TUNIS: Tunisia’s government on Tuesday condemned as “terrorism” a spate of overnight attacks on courts and other state buildings by gangs, including Islamist hardliners, and vowed to punish them.
The ultra-conservative Salafists denied involvement in the rampage in several areas of the capital Tunis and in the country’s northwest, and instead called a protest on Friday.
The violence has fuelled fears among moderate Tunisians over the rise of the radicals since a revolution last year toppled the Zine El Abidine Ben Ali regime and elections ushered in a moderate Islamist government.
The attacks, which led to 90 arrests, raised questions over who masterminded the violence and renewed doubts over whether the moderate Islamist government will be able to stamp it out.
Police fired tear gas to quell attacks by Salafists and others who torched and pillaged a local court in west Tunis and attacked several police stations in the north, ministry spokesman Khaled Tarrouche said.
In the northern suburb of La Marsa, rioters tried to force their way into an art gallery where several paintings deemed “blasphemous” had been slashed a day earlier by Islamists. Seven officers were slightly injured.
Justice Minister Nourredine Bhiri condemned the “terrorist act” and pledged that the guilty would “pay a heavy price”.
“These are terrorist groups which have lost control, they are isolated in society,” Bhiri told radio Shems FM.
“We arrested 90 people from the Salafist and criminal circles,” said another Interior Ministry spokesman, Lotfi Hidouri.
At the same time, in what appeared to be a concession to the Salafists, the ruling Ennada party announced that it would move to include in the constitution a provision against blasphemy.
“Religious symbols are above all derision, irony or violation,” said the party, adding that freedom of expression is “not absolute and those who exercise it must respect the beliefs and customs of the people.”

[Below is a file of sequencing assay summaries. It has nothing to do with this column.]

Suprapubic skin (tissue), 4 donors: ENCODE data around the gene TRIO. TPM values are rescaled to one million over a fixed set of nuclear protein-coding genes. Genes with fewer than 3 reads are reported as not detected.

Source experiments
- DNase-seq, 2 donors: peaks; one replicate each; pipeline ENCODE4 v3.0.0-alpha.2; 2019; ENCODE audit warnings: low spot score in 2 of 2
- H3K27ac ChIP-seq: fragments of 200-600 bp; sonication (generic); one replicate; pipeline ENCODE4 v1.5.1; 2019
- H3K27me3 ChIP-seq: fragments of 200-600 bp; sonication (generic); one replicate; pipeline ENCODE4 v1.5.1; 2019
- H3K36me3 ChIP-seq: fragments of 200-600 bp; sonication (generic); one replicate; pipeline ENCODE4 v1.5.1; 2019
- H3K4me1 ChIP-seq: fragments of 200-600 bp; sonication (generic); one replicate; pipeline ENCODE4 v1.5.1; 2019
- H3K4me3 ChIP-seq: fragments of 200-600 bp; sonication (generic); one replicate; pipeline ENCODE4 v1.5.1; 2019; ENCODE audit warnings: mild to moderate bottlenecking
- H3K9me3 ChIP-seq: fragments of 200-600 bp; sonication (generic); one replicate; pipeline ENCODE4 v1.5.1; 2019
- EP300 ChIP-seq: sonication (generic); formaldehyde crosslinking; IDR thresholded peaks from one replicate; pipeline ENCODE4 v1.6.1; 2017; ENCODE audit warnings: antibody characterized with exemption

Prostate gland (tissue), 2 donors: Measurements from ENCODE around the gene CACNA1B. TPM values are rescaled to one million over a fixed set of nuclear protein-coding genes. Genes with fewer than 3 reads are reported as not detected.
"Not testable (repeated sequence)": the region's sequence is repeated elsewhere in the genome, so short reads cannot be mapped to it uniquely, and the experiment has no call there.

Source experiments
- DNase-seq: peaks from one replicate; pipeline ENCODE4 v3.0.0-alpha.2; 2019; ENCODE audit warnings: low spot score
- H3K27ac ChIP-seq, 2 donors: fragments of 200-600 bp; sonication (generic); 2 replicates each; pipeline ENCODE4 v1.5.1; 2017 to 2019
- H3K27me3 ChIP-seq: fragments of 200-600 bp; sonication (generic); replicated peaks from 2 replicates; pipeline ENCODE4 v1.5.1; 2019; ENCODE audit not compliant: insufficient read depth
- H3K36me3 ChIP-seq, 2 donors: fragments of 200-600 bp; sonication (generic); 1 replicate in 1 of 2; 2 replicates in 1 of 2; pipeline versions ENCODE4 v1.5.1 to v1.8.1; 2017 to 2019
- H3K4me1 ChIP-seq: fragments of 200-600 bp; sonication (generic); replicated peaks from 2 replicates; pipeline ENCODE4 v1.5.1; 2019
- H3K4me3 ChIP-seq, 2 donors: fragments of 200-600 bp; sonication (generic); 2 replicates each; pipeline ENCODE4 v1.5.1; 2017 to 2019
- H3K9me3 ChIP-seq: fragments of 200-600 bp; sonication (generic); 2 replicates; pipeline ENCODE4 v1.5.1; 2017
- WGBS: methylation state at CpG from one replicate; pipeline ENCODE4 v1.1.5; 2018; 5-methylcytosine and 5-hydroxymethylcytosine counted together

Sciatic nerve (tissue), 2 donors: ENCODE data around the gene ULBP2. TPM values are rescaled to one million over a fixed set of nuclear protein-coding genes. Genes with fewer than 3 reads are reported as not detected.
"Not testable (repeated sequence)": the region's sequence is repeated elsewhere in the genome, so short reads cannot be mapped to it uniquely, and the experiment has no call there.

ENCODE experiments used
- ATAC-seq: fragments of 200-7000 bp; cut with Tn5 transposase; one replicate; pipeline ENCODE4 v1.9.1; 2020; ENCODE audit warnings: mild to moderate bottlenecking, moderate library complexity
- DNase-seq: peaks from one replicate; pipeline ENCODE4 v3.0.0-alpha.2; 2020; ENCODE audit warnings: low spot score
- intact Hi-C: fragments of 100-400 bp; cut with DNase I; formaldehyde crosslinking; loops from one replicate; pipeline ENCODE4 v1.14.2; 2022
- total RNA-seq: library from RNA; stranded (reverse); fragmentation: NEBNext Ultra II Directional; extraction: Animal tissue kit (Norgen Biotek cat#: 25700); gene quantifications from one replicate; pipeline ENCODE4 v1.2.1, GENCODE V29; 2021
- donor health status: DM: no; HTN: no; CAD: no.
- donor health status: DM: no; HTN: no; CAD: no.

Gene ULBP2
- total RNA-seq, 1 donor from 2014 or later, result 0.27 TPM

The Salafist movement said it had nothing to do with the overnight violence, and called instead on Tunisians to protest against “infringements against Islam”.
“Ansar Al Charis calls on all Tunisians to demonstrate across the country after Friday prayers to protest against religious infringements,” said Sami Essid, speaking on behalf of the Islamist group's chief.
“We have nothing to do with what happened yesterday (Monday) in Tunis.”
Another radical imam, Abou Ayoub, said in a video circulated on Facebook: “The Muslim population must rise up Friday after prayers in response to those who mock Islam.”
“Since the fall of Ben Ali, the infidels have not stopped mocking our religion, and it's becoming more frequent every day,” said Ayoub who had called in October 2011 for attacks against television station Nessma after it broadcasted the French-Iranian animated film “Persepolis”.
The Salafists have in recent weeks intensified their violence in Tunisia, attacking police stations and bars. Some critics have asked if the government has been too lax in dealing with radicals.
Monday night's events sparked questions on who organised the rioting.
Commentators said unrest started just two days after Al Qaeda chief Ayman al-Zawahiri called on Tunisians to rise up to claim sharia law.
Others said they wondered whether it was a plot by Ben Ali sympathisers to destabilise the country and reclaim power.
“The fact that the violence erupted in several places at the same time makes us think that it was organised,” said Tarrouche.
At Essijoumi in west Tunis, the court prosecutor's office was burnt down.
Other areas in the west of the city, were also hit.
The regional offices of the powerful union UGTT in Tunisia's northwestern town of Jendouba were torched early Tuesday and attackers also set fire to a truck that was transporting alcohol in the town, TAP agency said.
Several people arrested said they “were paid by Salafists to carry out the acts of destruction,” security sources quoted by TAP said.
The Salafist movement comprises several branches. Some adherents focus strictly on religion, some are politicians and others are jihadists who see violence as a legitimate means to impose their faith.—AFP